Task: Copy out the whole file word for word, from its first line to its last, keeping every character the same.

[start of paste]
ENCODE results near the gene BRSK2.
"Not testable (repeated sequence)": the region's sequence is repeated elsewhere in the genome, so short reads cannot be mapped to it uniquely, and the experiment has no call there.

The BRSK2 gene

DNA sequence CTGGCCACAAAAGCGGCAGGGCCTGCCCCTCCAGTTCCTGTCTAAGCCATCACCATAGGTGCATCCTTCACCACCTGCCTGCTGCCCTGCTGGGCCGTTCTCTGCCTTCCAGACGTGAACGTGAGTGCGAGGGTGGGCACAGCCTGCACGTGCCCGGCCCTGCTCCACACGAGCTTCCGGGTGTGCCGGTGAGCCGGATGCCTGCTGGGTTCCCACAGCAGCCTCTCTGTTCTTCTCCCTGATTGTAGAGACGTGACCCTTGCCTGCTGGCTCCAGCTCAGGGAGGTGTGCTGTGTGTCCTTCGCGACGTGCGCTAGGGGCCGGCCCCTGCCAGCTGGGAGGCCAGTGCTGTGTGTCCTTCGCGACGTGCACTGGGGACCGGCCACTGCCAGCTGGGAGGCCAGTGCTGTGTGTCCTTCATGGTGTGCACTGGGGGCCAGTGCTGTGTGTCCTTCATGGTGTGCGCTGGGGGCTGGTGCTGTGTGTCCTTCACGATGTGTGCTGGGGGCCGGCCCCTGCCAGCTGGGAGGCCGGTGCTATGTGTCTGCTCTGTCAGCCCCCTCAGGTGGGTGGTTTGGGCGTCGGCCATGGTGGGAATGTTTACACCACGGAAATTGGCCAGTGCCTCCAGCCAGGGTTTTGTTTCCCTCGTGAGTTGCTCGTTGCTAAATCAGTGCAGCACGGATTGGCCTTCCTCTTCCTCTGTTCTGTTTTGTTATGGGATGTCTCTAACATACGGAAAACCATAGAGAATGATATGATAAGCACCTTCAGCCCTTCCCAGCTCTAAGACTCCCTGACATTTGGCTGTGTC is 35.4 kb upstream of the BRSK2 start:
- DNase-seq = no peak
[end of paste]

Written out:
ENCODE results near the gene BRSK2.
"Not testable (repeated sequence)": the region's sequence is repeated elsewhere in the genome, so short reads cannot be mapped to it uniquely, and the experiment has no call there.

The BRSK2 gene

DNA sequence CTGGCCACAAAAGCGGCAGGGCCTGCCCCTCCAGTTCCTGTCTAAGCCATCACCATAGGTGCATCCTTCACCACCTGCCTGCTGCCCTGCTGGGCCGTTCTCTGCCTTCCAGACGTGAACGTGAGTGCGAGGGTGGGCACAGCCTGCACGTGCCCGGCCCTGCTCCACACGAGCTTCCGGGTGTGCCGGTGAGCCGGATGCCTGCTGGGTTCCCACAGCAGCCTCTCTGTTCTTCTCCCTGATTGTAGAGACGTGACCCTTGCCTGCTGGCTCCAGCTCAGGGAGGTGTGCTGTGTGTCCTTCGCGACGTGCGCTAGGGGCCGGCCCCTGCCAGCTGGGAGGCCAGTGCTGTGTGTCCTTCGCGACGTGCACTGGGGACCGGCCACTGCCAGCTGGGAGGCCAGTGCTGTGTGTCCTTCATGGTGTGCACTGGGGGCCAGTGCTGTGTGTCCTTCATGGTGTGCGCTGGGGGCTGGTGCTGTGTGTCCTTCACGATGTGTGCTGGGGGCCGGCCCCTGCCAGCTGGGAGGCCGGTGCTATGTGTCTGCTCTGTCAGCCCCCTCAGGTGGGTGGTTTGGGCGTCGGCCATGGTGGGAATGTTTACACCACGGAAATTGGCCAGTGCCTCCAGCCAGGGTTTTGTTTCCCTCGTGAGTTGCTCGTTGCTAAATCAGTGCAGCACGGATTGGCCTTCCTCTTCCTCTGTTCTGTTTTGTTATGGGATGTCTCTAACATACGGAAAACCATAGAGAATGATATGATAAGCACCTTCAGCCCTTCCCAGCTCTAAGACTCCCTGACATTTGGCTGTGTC is 35.4 kb upstream of the BRSK2 start:
- DNase-seq = no peak